A Kent based soft fruit grower has invested £10m in a renewable energy heated growing system which sources heat from the River Medway. The project run by Clock House Farm at its Yalding location, is believed to be the biggest known river source heat pump programme in the UK and represents the most significant investment in green energy for soft fruit in the UK – and one of the largest in Europe.
Clock House, which is headquartered in Coxheath, Maidstone – with additional farms at Tonbridge, Hunton and Kenardington, Teston and Linton – has a strong commitment to environmentally responsible farming practices, with the latest pioneering renewable energy initiative set to significantly reduce the farm’s carbon emission footprint and minimise energy waste. In addition to the environmental benefits, the renewable heated growing system is also destined to support British farming, by extending the growing season for raspberry and blackberry production and therefore reducing the reliance on higher carbon emission imported soft fruit.
After three years of planning, the scheme will deliver energy to a 6.5ha production site for raspberry (150 tonnes) and blackberry (300 tonnes). The second half of the site is scheduled for completion by 2024, enabling a further 200 tonnes of strawberries to be grown out of season.
All the fruit is grown in high tech poly greenhouses (instead of traditional standard tunnels) provided with a consistent supply of heat from the Medway. The innovative heating process involves extraction of river water (heated by the sun) which is passed through a heat exchanger and is then discharged straight back into the river having removed a couple of degrees of heat from the water. A second loop then transfers this heat to the plant room’s six heat pumps to achieve a temperature of 45 degrees, after which it is then circulated out to the greenhouses.
The heat pumps total output is 10.6 megawatts – equivalent to the same amount of energy produced by 106 automobile engines. To put this into context, one megawatt hour (the use of one megawatt or 1000 kilowatts, for a whole hour) would power around 2,000 homes (source ofgem.gov.uk).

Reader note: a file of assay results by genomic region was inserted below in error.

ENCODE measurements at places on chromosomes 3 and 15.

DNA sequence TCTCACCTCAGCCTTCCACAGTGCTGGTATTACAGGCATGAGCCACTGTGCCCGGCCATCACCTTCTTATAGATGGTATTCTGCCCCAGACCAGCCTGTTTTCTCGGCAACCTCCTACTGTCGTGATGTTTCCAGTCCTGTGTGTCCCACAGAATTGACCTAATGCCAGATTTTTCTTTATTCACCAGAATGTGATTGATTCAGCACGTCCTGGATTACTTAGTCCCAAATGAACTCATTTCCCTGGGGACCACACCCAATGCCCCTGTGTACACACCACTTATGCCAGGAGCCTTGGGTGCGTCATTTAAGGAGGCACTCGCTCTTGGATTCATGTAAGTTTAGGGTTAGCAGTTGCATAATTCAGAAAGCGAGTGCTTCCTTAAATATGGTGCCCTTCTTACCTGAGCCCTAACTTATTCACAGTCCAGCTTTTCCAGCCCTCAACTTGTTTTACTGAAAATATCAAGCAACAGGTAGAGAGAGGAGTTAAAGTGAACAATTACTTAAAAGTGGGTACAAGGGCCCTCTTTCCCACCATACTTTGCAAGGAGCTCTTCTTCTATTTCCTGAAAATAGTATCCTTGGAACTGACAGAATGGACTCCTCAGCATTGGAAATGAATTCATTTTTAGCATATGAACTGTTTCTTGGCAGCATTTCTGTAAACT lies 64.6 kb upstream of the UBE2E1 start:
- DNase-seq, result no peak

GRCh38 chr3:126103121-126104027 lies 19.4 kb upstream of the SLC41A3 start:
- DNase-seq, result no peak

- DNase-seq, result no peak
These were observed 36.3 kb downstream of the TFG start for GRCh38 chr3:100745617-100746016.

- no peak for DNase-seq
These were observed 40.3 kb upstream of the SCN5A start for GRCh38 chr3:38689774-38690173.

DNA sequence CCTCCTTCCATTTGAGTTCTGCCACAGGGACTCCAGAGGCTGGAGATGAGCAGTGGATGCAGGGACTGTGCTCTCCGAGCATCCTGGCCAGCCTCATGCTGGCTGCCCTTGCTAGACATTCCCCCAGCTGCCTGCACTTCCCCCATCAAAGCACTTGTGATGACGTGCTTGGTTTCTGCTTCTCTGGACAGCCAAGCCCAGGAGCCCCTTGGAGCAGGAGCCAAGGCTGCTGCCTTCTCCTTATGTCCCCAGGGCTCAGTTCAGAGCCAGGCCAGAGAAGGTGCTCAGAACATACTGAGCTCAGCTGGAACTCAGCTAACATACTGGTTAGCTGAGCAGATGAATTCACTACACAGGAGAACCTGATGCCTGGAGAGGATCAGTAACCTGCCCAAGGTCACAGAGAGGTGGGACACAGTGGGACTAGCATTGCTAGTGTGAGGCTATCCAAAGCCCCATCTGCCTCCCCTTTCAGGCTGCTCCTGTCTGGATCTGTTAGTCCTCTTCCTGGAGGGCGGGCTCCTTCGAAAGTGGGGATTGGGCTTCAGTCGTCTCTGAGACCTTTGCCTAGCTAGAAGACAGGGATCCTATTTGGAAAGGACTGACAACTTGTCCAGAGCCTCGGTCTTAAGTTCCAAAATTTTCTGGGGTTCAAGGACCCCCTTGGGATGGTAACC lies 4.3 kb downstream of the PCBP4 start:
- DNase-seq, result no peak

The sustainably sympathetic agricultural activity is further supported by a ‘land sparing system’, with Clock House Farm allocating a separate 8-hectare river meadow below the greenhouses to create a large area of improved biodiversity.
The renewable river source energy production follows a number of Clock House Farm initiatives designed to protect the planet, including the use of robotics to deliver UV-C light treatment to prevent mildew, encouraging biodiversity by reducing the mowing of headlands and inter-row areas in the orchards, planting 1.5km of mixed native hedging in addition to new trees and using natural enemies to control pests.
Oli Pascall, managing director of Clock House Farm said: “We take our responsibility as stewards of the natural landscape very seriously so sustainability and identifying innovative environmentally responsible initiatives is always a priority. As growers extending the season is imperative to our – and other British growers’ – success by enabling an extended selling window. Ultimately this means less reliance on imported soft fruit and more access to the fantastic soft fruit grown here, especially in the Garden of England – and of course of equal importance is the fact that this also helps to reduce the carbon footprint. We will continue to seek out clean energy solutions and remain respectful of the fact that traditional energy supplies no longer represent an infinite resource, especially given the current conflict between Russia and the Ukraine and the resulting impact of sanctions that have now been imposed.”